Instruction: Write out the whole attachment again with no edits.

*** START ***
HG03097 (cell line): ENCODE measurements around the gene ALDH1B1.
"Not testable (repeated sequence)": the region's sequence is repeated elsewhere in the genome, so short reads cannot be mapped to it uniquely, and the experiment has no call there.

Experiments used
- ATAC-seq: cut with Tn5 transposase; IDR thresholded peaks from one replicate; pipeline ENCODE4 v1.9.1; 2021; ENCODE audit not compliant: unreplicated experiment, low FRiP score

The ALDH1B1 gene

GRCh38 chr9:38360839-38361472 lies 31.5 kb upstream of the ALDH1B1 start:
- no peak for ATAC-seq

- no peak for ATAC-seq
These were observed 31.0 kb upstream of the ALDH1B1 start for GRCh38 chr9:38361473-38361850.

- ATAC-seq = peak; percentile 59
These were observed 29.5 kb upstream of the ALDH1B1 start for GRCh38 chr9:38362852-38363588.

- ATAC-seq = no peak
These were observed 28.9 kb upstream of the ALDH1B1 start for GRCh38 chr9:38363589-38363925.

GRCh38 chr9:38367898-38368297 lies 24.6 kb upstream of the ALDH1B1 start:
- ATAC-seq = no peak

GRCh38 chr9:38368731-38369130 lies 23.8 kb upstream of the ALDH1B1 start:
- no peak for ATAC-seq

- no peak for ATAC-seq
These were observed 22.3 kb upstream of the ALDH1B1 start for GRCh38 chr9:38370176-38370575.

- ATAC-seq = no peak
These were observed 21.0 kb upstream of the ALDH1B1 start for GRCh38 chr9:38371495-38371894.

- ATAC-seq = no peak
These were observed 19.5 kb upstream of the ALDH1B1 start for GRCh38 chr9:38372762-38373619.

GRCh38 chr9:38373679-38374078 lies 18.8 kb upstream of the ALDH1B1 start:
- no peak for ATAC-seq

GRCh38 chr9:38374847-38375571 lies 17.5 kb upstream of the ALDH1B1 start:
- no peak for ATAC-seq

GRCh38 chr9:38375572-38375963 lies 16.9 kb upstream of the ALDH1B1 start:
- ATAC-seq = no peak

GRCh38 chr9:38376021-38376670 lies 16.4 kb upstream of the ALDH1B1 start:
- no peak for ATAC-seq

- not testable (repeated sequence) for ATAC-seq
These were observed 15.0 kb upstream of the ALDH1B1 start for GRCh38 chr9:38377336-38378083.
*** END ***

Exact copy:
HG03097 (cell line): ENCODE measurements around the gene ALDH1B1.
"Not testable (repeated sequence)": the region's sequence is repeated elsewhere in the genome, so short reads cannot be mapped to it uniquely, and the experiment has no call there.

Experiments used
- ATAC-seq: cut with Tn5 transposase; IDR thresholded peaks from one replicate; pipeline ENCODE4 v1.9.1; 2021; ENCODE audit not compliant: unreplicated experiment, low FRiP score

The ALDH1B1 gene

GRCh38 chr9:38360839-38361472 lies 31.5 kb upstream of the ALDH1B1 start:
- no peak for ATAC-seq

- no peak for ATAC-seq
These were observed 31.0 kb upstream of the ALDH1B1 start for GRCh38 chr9:38361473-38361850.

- ATAC-seq = peak; percentile 59
These were observed 29.5 kb upstream of the ALDH1B1 start for GRCh38 chr9:38362852-38363588.

- ATAC-seq = no peak
These were observed 28.9 kb upstream of the ALDH1B1 start for GRCh38 chr9:38363589-38363925.

GRCh38 chr9:38367898-38368297 lies 24.6 kb upstream of the ALDH1B1 start:
- ATAC-seq = no peak

GRCh38 chr9:38368731-38369130 lies 23.8 kb upstream of the ALDH1B1 start:
- no peak for ATAC-seq

- no peak for ATAC-seq
These were observed 22.3 kb upstream of the ALDH1B1 start for GRCh38 chr9:38370176-38370575.

- ATAC-seq = no peak
These were observed 21.0 kb upstream of the ALDH1B1 start for GRCh38 chr9:38371495-38371894.

- ATAC-seq = no peak
These were observed 19.5 kb upstream of the ALDH1B1 start for GRCh38 chr9:38372762-38373619.

GRCh38 chr9:38373679-38374078 lies 18.8 kb upstream of the ALDH1B1 start:
- no peak for ATAC-seq

GRCh38 chr9:38374847-38375571 lies 17.5 kb upstream of the ALDH1B1 start:
- no peak for ATAC-seq

GRCh38 chr9:38375572-38375963 lies 16.9 kb upstream of the ALDH1B1 start:
- ATAC-seq = no peak

GRCh38 chr9:38376021-38376670 lies 16.4 kb upstream of the ALDH1B1 start:
- no peak for ATAC-seq

- not testable (repeated sequence) for ATAC-seq
These were observed 15.0 kb upstream of the ALDH1B1 start for GRCh38 chr9:38377336-38378083.